“the mountain’s daily speech is silence” – Denise Levertov
And so I wish for dance to be my daily speech that is silent.
This March, I was lucky to enroll in contemporary jazz dance classes.
Recall a previous post about bruises I got from the rehearsals. That was how excited I was.
Our dance teacher was Mervin, and my fellow dancers were nine-year-old Charlotte and call center girl Grazielle.
It was a three-day workshop set every Wednesday, and the culminating event-slash-recital happened on April 1.
I didn’t tell my siblings where the recital was to be held. I only invited one person and only because her insistence was very intense that she even offered to pay for half of the workshop fee. I declined her offer.
On the day of the recital, work got in the way for my sole audience. I was relieved. It eased the pressure oh so slightly.
From 3pm to 5pm, we were practicing our cues. We danced to Adele’s Someone Like You. By 6pm, we were tired. By 7pm, we were agitated. We performed after a pair of ballroom dancers. *jaw dropping
It was a great performance. No major mistakes happened, and I “felt” the music. That was my persistent question for Mervin: “Teacher, what if hindi ko ma-feel yung music?” That night, my body and the music connected. No one from my circle was there to watch me. I danced for myself. Which was perfect.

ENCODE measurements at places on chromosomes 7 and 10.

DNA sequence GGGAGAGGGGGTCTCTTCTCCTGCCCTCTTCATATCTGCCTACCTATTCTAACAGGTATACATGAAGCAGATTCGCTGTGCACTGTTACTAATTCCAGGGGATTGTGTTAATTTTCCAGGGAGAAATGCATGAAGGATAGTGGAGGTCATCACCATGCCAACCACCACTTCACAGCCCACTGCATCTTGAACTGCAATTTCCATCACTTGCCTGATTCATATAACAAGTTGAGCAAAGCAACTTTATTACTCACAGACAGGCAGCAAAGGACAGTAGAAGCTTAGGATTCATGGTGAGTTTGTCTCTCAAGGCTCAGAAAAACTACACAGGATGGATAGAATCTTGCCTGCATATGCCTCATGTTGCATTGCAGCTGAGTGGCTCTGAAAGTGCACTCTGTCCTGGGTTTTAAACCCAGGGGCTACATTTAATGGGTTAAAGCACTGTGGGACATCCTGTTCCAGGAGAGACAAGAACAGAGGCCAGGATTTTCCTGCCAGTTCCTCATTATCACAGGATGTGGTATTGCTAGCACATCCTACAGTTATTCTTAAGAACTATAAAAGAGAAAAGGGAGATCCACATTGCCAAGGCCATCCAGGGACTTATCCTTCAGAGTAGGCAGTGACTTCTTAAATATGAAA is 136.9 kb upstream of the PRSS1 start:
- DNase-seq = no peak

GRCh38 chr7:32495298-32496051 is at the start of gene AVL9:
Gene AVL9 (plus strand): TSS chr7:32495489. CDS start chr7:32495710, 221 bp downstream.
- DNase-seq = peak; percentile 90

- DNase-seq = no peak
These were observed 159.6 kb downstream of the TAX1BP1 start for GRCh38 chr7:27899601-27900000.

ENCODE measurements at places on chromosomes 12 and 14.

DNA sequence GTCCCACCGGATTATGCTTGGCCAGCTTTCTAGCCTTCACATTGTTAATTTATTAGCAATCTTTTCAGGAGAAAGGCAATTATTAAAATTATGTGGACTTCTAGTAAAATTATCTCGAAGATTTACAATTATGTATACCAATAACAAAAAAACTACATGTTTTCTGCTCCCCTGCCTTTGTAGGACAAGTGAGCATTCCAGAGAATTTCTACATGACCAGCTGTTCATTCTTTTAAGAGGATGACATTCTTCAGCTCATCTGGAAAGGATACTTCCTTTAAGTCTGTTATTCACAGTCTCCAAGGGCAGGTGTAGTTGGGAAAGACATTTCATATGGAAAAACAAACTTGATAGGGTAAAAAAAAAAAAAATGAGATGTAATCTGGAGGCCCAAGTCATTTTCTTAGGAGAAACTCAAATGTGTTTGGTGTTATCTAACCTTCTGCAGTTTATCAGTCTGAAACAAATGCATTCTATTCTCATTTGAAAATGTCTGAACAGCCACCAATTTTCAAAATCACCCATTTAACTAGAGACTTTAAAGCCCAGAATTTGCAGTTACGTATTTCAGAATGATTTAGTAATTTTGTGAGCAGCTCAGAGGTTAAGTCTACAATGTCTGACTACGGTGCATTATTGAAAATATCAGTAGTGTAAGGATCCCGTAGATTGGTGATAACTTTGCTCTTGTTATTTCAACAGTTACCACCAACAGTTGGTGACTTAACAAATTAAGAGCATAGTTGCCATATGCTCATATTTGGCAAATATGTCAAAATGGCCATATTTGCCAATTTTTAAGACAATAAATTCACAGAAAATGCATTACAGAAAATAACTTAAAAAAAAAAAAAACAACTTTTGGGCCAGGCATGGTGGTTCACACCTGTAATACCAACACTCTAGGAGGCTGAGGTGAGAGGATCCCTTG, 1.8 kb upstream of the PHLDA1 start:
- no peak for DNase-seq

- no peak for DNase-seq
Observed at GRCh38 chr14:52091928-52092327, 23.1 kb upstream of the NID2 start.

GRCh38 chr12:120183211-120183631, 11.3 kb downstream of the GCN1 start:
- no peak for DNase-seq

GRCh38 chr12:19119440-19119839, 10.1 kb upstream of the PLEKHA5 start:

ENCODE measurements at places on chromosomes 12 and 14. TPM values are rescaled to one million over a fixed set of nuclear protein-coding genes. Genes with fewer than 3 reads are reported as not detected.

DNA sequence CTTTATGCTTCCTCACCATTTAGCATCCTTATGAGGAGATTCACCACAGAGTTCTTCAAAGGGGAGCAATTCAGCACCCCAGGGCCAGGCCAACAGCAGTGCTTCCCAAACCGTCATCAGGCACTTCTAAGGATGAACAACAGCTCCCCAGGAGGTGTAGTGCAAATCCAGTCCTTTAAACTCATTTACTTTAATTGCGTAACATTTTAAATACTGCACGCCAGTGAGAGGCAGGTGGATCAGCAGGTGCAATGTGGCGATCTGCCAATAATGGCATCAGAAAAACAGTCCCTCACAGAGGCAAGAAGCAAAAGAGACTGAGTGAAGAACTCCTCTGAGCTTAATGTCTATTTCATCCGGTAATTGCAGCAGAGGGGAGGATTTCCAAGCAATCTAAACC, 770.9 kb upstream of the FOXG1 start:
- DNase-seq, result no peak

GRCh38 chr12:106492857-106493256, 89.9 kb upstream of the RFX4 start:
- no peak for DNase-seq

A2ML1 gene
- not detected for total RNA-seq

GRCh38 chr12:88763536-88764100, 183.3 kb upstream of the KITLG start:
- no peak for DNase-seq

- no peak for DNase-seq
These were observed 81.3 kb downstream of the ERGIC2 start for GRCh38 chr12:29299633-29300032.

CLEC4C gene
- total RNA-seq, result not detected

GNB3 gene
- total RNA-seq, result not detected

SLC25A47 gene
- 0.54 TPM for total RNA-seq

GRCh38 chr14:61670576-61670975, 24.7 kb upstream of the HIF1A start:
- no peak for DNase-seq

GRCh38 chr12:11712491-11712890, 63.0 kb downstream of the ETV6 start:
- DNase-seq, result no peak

During the recital, numerous groups performed dance genres from belly dancing (I regret not recording this dance) to hip-hop. The sense of community was there; I felt affirmed as an aspiring dancer. I even recalled the audition episodes of So You Think You Can Dance (SYTYCD) and even played with the idea that this sense of community must be a fraction of what goes on in SYTYCD — the show of support, the encouragement, and the acceptance. We spoke the same language with our limbs and bodies. We spoke in silence amidst the necessary din that is music.
The next day, I rode an FX, and the radio station played Adele’s Someone Like You. As a certain song goes, “my heart skipped a beat”. And as another song goes, “you make me feel like dancing.” And yet another goes: “I’m dancing barefoot”.
I may not have the social graces, I may be chronically and clinically _____, I may be walking around catatonic deep within with a glint in my eyes, but there is rhythm in my bones. And nobody can ever tame it.